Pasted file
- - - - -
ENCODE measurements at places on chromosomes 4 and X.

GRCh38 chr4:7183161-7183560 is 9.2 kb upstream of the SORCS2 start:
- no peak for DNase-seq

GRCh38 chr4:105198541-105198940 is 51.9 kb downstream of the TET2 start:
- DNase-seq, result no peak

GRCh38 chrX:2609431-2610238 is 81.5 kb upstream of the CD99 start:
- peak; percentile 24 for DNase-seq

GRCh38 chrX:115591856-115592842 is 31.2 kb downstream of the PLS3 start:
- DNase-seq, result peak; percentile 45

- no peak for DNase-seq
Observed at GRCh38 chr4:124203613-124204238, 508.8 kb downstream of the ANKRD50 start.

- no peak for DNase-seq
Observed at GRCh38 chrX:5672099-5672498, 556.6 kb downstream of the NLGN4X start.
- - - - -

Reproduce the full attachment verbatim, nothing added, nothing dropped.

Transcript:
ENCODE measurements at places on chromosomes 4 and X.

GRCh38 chr4:7183161-7183560 is 9.2 kb upstream of the SORCS2 start:
- no peak for DNase-seq

GRCh38 chr4:105198541-105198940 is 51.9 kb downstream of the TET2 start:
- DNase-seq, result no peak

GRCh38 chrX:2609431-2610238 is 81.5 kb upstream of the CD99 start:
- peak; percentile 24 for DNase-seq

GRCh38 chrX:115591856-115592842 is 31.2 kb downstream of the PLS3 start:
- DNase-seq, result peak; percentile 45

- no peak for DNase-seq
Observed at GRCh38 chr4:124203613-124204238, 508.8 kb downstream of the ANKRD50 start.

- no peak for DNase-seq
Observed at GRCh38 chrX:5672099-5672498, 556.6 kb downstream of the NLGN4X start.